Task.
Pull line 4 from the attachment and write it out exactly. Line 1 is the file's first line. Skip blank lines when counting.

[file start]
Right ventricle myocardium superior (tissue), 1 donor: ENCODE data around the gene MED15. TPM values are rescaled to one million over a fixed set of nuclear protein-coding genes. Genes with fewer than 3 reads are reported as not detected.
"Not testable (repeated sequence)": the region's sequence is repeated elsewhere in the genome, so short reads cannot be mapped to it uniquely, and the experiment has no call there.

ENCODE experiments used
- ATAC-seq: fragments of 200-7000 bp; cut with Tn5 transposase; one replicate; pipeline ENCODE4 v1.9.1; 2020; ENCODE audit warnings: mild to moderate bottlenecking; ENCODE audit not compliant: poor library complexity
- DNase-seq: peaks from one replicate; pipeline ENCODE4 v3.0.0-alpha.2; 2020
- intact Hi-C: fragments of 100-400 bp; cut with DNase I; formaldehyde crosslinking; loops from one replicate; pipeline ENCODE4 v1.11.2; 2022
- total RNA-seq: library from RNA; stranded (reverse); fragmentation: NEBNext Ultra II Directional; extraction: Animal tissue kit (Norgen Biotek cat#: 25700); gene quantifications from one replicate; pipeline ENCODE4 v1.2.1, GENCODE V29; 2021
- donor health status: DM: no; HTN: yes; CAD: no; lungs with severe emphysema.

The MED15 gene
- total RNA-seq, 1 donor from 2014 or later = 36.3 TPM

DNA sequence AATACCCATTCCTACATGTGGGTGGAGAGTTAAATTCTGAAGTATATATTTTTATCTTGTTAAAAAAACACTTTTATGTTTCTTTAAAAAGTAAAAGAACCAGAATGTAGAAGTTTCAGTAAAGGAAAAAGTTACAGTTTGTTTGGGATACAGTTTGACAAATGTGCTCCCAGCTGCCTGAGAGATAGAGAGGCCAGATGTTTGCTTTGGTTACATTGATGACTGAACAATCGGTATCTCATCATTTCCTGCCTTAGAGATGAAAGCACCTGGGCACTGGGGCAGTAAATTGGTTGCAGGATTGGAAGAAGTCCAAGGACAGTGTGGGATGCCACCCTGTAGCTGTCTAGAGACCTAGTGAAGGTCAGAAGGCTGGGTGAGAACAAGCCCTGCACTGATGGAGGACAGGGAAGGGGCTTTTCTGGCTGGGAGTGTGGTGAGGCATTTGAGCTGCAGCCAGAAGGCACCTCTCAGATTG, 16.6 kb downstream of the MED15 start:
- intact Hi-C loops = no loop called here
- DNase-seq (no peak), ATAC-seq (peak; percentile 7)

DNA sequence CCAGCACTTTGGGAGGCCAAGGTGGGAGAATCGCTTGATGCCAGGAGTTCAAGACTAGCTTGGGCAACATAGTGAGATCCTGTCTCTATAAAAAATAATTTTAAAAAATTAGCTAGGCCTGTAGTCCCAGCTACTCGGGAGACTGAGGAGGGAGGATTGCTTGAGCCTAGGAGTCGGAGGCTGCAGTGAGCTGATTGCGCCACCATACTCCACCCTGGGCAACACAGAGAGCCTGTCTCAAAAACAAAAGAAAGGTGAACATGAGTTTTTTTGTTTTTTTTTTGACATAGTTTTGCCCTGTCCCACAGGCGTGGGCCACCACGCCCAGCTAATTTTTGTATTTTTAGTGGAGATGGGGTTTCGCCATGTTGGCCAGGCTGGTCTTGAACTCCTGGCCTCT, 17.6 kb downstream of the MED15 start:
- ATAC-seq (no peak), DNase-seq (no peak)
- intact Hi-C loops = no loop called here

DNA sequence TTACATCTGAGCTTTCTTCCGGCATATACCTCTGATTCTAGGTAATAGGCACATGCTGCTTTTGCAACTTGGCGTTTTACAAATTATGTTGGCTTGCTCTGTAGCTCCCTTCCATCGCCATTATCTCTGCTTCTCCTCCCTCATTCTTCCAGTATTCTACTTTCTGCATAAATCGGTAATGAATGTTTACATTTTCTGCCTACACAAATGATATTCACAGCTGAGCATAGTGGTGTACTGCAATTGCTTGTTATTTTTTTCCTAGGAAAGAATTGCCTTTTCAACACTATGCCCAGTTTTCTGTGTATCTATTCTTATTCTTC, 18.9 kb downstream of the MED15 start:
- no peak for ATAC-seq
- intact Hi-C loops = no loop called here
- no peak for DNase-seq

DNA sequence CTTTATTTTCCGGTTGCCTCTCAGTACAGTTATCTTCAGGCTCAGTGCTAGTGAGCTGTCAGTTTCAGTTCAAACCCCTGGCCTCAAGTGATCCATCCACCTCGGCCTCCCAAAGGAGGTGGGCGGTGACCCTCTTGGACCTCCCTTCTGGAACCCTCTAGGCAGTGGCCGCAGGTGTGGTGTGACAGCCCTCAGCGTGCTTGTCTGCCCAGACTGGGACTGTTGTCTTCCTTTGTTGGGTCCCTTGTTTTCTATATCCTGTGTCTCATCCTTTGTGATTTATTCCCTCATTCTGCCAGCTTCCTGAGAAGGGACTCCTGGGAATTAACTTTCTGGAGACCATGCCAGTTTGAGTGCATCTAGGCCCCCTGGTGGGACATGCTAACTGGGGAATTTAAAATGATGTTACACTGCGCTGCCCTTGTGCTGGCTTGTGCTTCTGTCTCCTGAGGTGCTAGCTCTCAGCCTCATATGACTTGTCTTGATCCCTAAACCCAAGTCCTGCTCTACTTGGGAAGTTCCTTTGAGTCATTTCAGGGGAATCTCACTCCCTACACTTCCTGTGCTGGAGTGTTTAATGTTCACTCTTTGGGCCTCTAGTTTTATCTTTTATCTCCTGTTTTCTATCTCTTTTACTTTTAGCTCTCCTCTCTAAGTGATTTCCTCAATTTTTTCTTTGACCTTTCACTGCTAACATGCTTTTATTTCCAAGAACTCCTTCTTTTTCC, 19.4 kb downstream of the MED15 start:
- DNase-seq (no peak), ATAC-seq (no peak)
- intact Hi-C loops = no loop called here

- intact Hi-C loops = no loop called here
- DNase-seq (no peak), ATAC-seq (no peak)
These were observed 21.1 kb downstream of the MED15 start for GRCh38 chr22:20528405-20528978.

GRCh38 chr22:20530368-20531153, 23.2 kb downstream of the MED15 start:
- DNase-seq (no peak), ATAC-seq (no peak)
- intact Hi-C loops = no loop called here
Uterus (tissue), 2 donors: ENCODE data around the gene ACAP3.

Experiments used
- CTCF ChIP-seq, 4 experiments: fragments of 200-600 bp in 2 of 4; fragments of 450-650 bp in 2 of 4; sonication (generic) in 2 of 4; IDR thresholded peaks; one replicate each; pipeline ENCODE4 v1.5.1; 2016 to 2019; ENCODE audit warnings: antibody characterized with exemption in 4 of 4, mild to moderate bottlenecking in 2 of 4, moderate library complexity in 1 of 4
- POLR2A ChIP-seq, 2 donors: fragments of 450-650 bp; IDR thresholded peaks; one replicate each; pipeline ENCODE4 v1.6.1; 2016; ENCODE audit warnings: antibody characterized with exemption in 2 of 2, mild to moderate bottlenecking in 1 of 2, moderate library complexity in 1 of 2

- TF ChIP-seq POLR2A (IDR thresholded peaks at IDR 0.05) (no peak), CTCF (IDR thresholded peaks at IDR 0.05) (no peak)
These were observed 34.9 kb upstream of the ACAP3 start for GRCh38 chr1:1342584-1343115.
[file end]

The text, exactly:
- ATAC-seq: fragments of 200-7000 bp; cut with Tn5 transposase; one replicate; pipeline ENCODE4 v1.9.1; 2020; ENCODE audit warnings: mild to moderate bottlenecking; ENCODE audit not compliant: poor library complexity